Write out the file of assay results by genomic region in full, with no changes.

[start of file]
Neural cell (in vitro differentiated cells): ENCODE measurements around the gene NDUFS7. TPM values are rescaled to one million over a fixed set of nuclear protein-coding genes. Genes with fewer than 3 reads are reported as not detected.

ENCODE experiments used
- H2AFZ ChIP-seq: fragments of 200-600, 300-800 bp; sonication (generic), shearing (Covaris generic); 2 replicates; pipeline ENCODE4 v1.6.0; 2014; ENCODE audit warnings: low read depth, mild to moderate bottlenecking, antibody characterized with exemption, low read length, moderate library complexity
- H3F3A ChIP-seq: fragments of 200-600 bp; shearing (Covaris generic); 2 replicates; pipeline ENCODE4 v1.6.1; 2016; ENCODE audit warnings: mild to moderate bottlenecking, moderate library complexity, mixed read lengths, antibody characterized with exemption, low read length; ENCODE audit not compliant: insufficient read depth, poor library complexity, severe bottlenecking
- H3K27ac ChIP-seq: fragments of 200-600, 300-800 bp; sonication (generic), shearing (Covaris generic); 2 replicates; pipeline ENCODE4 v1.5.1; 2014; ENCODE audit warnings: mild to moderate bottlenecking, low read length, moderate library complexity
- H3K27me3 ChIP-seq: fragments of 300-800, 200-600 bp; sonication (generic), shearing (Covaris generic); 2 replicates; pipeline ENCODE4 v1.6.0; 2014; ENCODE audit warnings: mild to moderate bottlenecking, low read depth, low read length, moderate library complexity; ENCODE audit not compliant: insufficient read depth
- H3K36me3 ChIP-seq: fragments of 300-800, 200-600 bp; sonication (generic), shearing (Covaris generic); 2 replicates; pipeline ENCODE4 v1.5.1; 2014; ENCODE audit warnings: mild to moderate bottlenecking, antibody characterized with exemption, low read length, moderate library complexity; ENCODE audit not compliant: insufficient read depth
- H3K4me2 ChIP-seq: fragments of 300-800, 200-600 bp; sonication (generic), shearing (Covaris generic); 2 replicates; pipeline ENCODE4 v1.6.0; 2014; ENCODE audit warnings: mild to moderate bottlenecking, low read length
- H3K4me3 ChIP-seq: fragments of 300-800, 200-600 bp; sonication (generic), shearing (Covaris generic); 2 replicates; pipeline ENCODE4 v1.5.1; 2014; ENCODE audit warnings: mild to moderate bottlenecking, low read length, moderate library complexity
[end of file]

Neural cell (in vitro differentiated cells): ENCODE measurements around the gene NDUFS7. TPM values are rescaled to one million over a fixed set of nuclear protein-coding genes. Genes with fewer than 3 reads are reported as not detected.

ENCODE experiments used
- H2AFZ ChIP-seq: fragments of 200-600, 300-800 bp; sonication (generic), shearing (Covaris generic); 2 replicates; pipeline ENCODE4 v1.6.0; 2014; ENCODE audit warnings: low read depth, mild to moderate bottlenecking, antibody characterized with exemption, low read length, moderate library complexity
- H3F3A ChIP-seq: fragments of 200-600 bp; shearing (Covaris generic); 2 replicates; pipeline ENCODE4 v1.6.1; 2016; ENCODE audit warnings: mild to moderate bottlenecking, moderate library complexity, mixed read lengths, antibody characterized with exemption, low read length; ENCODE audit not compliant: insufficient read depth, poor library complexity, severe bottlenecking
- H3K27ac ChIP-seq: fragments of 200-600, 300-800 bp; sonication (generic), shearing (Covaris generic); 2 replicates; pipeline ENCODE4 v1.5.1; 2014; ENCODE audit warnings: mild to moderate bottlenecking, low read length, moderate library complexity
- H3K27me3 ChIP-seq: fragments of 300-800, 200-600 bp; sonication (generic), shearing (Covaris generic); 2 replicates; pipeline ENCODE4 v1.6.0; 2014; ENCODE audit warnings: mild to moderate bottlenecking, low read depth, low read length, moderate library complexity; ENCODE audit not compliant: insufficient read depth
- H3K36me3 ChIP-seq: fragments of 300-800, 200-600 bp; sonication (generic), shearing (Covaris generic); 2 replicates; pipeline ENCODE4 v1.5.1; 2014; ENCODE audit warnings: mild to moderate bottlenecking, antibody characterized with exemption, low read length, moderate library complexity; ENCODE audit not compliant: insufficient read depth
- H3K4me2 ChIP-seq: fragments of 300-800, 200-600 bp; sonication (generic), shearing (Covaris generic); 2 replicates; pipeline ENCODE4 v1.6.0; 2014; ENCODE audit warnings: mild to moderate bottlenecking, low read length
- H3K4me3 ChIP-seq: fragments of 300-800, 200-600 bp; sonication (generic), shearing (Covaris generic); 2 replicates; pipeline ENCODE4 v1.5.1; 2014; ENCODE audit warnings: mild to moderate bottlenecking, low read length, moderate library complexity